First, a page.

Hi Maura, it is.  I decide what arc of the sky I'll be able to image the object that night.  It's usually in hour angle.  So I might be able to image Orion's belt 30 minutes before the meridian and 3 hours past.  So I'll define a bunch of measurement points at the objects declination -7 deg 11' and plus and minus one degree.  Then in azimuth I'll do points say every 5 degrees in that 3 hours and 30 minutes.    The software will then take a quick image at each of those points and do a plate solve.  The difference between the sky atlas and the actual plate solve goes into the model.   It then does some smoothing and best fit for all of the data and continually updates the mount pointing so that I don't need to guide.   It is taking me about 20 minutes to do a model for a 3.5 hour arc before I could start imaging.   The good thing is that it doesn't have to be 'imaging level' dark before our cameras can pick up stars in images.   So this can be done in twilight.     But if you were going to do a second object later in the night, you'd have to take that 20 minutes to create a model to represent the new object's position.

I hope that helps makes sense of what's going on.

Terri


   
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(@greg-erianne)
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@terri Do you use software specific to the mount, Terri, or something else to set up the model?

Wow, 20 minutes to get all that set up is amazing. For what you're able to do, that's a real bargain!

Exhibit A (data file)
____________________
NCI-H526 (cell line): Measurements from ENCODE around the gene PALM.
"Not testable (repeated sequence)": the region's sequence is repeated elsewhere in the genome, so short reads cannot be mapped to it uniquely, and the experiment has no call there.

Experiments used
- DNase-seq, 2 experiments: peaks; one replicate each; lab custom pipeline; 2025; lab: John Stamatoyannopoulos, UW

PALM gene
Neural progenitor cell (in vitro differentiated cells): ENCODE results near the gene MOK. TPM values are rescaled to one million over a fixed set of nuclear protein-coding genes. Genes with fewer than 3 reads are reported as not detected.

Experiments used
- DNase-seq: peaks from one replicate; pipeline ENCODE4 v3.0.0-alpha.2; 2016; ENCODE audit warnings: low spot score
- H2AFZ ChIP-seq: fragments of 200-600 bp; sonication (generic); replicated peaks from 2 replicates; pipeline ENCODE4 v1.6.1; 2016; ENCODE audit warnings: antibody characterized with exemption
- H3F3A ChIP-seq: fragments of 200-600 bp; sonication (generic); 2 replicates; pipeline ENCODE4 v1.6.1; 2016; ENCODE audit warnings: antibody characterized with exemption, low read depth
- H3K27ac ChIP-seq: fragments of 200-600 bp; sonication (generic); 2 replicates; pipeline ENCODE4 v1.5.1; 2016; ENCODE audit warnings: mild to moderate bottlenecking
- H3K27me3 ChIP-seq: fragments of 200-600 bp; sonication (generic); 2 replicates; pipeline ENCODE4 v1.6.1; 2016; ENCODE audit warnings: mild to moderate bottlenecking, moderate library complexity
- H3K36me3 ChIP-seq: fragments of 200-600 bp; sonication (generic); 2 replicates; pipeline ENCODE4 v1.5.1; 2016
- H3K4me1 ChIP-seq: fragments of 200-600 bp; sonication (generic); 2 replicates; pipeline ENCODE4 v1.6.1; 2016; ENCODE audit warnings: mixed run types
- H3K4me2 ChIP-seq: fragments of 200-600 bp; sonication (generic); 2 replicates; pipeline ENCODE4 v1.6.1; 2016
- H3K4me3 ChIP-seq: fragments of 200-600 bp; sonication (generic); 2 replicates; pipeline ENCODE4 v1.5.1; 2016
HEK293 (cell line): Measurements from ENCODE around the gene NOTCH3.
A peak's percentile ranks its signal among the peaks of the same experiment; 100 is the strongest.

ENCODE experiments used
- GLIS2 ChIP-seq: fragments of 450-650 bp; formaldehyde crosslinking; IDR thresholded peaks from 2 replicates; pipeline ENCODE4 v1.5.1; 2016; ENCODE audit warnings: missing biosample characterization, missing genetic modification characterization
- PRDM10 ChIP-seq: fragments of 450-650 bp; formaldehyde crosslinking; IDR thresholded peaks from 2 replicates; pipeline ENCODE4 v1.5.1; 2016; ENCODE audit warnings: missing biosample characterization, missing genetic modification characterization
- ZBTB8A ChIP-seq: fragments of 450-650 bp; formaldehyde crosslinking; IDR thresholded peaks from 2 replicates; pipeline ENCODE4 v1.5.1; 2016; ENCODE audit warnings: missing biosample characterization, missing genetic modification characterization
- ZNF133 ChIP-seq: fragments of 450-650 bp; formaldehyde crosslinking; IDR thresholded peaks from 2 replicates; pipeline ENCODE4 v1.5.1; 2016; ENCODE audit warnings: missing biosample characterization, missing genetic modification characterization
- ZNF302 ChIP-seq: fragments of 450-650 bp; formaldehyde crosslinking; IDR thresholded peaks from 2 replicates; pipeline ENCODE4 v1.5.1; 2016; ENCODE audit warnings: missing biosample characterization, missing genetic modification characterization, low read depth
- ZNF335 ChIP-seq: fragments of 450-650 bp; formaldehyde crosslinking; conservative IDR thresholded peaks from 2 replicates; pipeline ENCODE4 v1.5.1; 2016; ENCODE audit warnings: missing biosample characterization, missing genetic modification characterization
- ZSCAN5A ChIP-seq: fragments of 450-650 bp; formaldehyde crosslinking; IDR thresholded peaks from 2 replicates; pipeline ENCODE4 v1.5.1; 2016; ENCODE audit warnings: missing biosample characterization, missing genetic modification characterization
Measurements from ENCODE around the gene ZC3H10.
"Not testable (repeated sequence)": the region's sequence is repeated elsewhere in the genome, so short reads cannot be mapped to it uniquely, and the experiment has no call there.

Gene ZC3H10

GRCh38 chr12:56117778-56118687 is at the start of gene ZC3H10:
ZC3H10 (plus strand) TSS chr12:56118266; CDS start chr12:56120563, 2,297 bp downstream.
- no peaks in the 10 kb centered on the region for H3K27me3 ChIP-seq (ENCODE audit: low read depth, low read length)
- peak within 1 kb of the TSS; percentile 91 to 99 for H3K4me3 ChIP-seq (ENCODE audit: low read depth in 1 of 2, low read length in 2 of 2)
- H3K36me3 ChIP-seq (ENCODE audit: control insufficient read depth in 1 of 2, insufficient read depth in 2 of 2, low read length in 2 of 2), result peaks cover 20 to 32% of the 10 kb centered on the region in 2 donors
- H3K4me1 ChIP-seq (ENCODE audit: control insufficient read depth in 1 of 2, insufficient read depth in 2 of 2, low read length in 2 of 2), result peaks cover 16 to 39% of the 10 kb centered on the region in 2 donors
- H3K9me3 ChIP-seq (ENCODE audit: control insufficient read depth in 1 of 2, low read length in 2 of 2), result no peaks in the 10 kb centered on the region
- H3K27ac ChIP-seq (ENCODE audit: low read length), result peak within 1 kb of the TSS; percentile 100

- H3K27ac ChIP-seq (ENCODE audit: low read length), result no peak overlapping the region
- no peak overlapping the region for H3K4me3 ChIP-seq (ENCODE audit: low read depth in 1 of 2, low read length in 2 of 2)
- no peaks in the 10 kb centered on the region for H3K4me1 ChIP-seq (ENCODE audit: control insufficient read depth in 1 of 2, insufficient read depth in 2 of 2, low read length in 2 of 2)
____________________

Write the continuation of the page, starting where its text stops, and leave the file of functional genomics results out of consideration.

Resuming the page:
Greg


   
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Terri Zittritsch
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Posted by: @greg-erianne

@terri Do you use software specific to the mount, Terri, or something else to set up the model?

Wow, 20 minutes to get all that set up is amazing. For what you're able to do, that's a real bargain!

Greg

This is Astro Physics specific software.   I don't know if anyone else does DEC ARC modeling.  Most (software Bisque, some others) only do all-sky models which usually only make sense for mounts that are fixed.  It takes a lot longer to do an all sky model.  

 

Terri

 


   
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Terri Zittritsch
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An update to my stars.. I noticed lots of artifacts in my original RGB stars due to using bin2 to capture them.   I needed to go back and drizzle the stars to get them round again, and then recovered some star color in the middle of stars with a little processing before screening them back in.  They look almost too perfect.   Going to play around with a few more color variations.

 

 
This post was modified 1 year ago by Terri Zittritsch

   
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(@greg-erianne)
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Are you referring to the very small pointy projections coming from some of the stars, Terri?

Greg


   
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Terri Zittritsch
(@terri)
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Posted by: @greg-erianne

Are you referring to the very small pointy projections coming from some of the stars, Terri?

Greg

I hope you're referring to the original image, but yes, there were some of those kinds of artifacts as well as others.   The stars were undersampled, so going through the drizzle process and 2X them to match the Ha and OIII helps.   I also, mistakenly, drizzled a couple of colors at 1X and that actually rounds the stars out as well.  But I went back and 2X'd them all as I needed the image to match the overall size of the others.     

 

Terri

 


   
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(@greg-erianne)
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@terri Yes, sorry Terri!  I was looking at the original image. 😀 I don't see those artifacts in the updated image.

Greg